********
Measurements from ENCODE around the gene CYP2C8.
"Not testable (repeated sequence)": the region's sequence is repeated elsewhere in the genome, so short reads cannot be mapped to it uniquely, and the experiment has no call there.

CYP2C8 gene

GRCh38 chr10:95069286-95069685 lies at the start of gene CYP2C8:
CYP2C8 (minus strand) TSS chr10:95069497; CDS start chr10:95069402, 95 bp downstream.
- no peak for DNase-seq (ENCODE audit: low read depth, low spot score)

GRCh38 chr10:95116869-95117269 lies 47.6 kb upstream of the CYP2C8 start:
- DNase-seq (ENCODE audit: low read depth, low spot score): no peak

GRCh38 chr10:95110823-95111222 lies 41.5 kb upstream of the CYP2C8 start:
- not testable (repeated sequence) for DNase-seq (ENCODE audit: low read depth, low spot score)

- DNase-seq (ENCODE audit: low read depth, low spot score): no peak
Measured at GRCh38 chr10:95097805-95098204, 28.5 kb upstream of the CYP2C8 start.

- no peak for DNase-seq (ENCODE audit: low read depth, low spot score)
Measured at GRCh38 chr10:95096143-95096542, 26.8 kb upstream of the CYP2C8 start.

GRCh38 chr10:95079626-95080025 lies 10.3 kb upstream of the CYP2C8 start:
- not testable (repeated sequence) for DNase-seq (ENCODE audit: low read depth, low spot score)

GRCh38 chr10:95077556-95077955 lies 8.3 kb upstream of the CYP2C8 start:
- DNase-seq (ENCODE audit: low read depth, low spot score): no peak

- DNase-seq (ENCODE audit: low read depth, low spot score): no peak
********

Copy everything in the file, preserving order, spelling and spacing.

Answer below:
Measurements from ENCODE around the gene CYP2C8.
"Not testable (repeated sequence)": the region's sequence is repeated elsewhere in the genome, so short reads cannot be mapped to it uniquely, and the experiment has no call there.

CYP2C8 gene

GRCh38 chr10:95069286-95069685 lies at the start of gene CYP2C8:
CYP2C8 (minus strand) TSS chr10:95069497; CDS start chr10:95069402, 95 bp downstream.
- no peak for DNase-seq (ENCODE audit: low read depth, low spot score)

GRCh38 chr10:95116869-95117269 lies 47.6 kb upstream of the CYP2C8 start:
- DNase-seq (ENCODE audit: low read depth, low spot score): no peak

GRCh38 chr10:95110823-95111222 lies 41.5 kb upstream of the CYP2C8 start:
- not testable (repeated sequence) for DNase-seq (ENCODE audit: low read depth, low spot score)

- DNase-seq (ENCODE audit: low read depth, low spot score): no peak
Measured at GRCh38 chr10:95097805-95098204, 28.5 kb upstream of the CYP2C8 start.

- no peak for DNase-seq (ENCODE audit: low read depth, low spot score)
Measured at GRCh38 chr10:95096143-95096542, 26.8 kb upstream of the CYP2C8 start.

GRCh38 chr10:95079626-95080025 lies 10.3 kb upstream of the CYP2C8 start:
- not testable (repeated sequence) for DNase-seq (ENCODE audit: low read depth, low spot score)

GRCh38 chr10:95077556-95077955 lies 8.3 kb upstream of the CYP2C8 start:
- DNase-seq (ENCODE audit: low read depth, low spot score): no peak

- DNase-seq (ENCODE audit: low read depth, low spot score): no peak